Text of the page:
Jimmy Fallon (Lloyd Bishop/AP)

For the second time in about four years, Jay Leno is stepping down from NBC’s iconic late night franchise “The Tonight Show” — this time in spring 2014 to make way for “Late Night” star Jimmy Fallon.

Fallon will take over sometime after that, the network announced Wednesday, confirming the industry’s worst kept secret in recent history.

NBCUniversal CEO Steve Burke explained Wednesday  the timing is intended to mesh with NBC’s broadcast of the Winter Olympic Games from Socchi, Russia, which we swear is the truth and not a gag from an “SNL” skit, like it sounds.

“Saturday Night Live” impresario Lorne Michaels is taking over as executive producer; Debbie Vickers, who has produced the show for the past two decades, will exit along with Leno. And the show will move back to its original home at 30 Rock in New York City, where it was based until Johnny Carson, the franchise’s longest running host at 30 years, moved it to Burbank permanently in May of 1972.

“We’re thrilled ‘The Tonight Show’ is returning home to New York City, and it’s the perfect symbol of incredible comeback we’ve worked to create in our city’s film and television industry,” Mayor Bloomberg weighed in on Wednesday, followed by a bunch of political “not since the invention of television has so much production been based in our city” blah, blah, blah,  and finally running out of gas with, “and we couldn’t be happier that one of New York’s own is bringing the show back to where it started — and where it belongs.”

There’s no news yet on a replacement for Fallon at 12:35 a.m. NBC said coyly in its announcement that “programming plans” for the time period are in development and will be announced soon. Under consideration is the return of “Tonight Show” to its early, 90-minute format. (“Tonight Show,” which debuted in 1954, with Steve Allen as host, was cut down to one hour during Carson’s long run.)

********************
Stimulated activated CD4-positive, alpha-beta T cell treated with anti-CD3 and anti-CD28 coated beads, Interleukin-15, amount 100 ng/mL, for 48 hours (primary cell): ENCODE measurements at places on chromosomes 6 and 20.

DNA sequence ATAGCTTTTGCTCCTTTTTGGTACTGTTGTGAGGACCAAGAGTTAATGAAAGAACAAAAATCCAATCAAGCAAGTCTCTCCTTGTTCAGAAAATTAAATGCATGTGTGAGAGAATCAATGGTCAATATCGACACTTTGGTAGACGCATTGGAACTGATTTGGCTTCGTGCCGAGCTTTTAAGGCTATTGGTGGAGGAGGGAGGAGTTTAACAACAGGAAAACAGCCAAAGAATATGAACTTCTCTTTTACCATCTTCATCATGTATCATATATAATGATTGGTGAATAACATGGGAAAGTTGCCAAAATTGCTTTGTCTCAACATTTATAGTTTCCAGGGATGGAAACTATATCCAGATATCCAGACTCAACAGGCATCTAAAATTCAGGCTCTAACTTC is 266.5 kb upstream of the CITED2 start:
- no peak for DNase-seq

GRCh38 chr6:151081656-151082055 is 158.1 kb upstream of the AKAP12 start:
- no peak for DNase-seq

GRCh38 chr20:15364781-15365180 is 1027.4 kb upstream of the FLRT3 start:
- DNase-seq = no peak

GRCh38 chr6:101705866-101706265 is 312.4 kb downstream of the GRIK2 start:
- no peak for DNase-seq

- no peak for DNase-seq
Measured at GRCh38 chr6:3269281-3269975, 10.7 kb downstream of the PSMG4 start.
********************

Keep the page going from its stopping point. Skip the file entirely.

“We are purposefully making this change when Jay is #1, just as Jay replaced Johnny Carson when he was #1,” Burke said in Wednesday’s news.

There’s one big difference: Carson shocked NBC suits in May of 1991 when he announced his retirement at an affiliate conference in New York. (That, following  press reports NBC was concerned that Carson (who was in his mid-60’s) was losing younger viewers, and that NBC had guaranteed Leno the gig when Carson retired.

Jay Leno (Paul Drinkwater/AP)

Leno, 62, on the other hand, is being told when to step down — again. Leno’s contract expires in ’14.

Last time Leno was informed he was stepping down as host of “Tonight,” it was to make way for then “Late Night” host Conan O’Brien. NBC made that announcement in fall of 2004, having negotiated a contract to hang on to Conan by promising him he’d replace Leno on “Tonight” in June of 2009 and, well, you know the rest.

In Wednesday’s announcement about Fallon, NBC made no mention of Conan by name as having interrupted Leno’s run for seven months back then, when NBC parked Leno at 10 p.m. weeknights, where he provided Conan with lousy lead-in ratings (including some numbers NBC would be happy to have at 10 p.m. these days).

Leno, you’ll recall, regained the keys to “Tonight Show” after NBC decided to push the Conan-hosted show’s start time to 12:05 a.m. in order to squeeze Leno back into late night in some newly-named half hour late night program.

Hey — here’s a bit of irony! The NBC suit who’d announced that plan  to TV critics attending Winter TV Press Tour 2010, said they hoped all the deals for the change would be done in time to mesh with NBC’s broadcast of the Winter Olympics!

 Conan, however, did not sign, saying he’d rather walk than see “Tonight Show” moved to 12:05 a.m. And he did.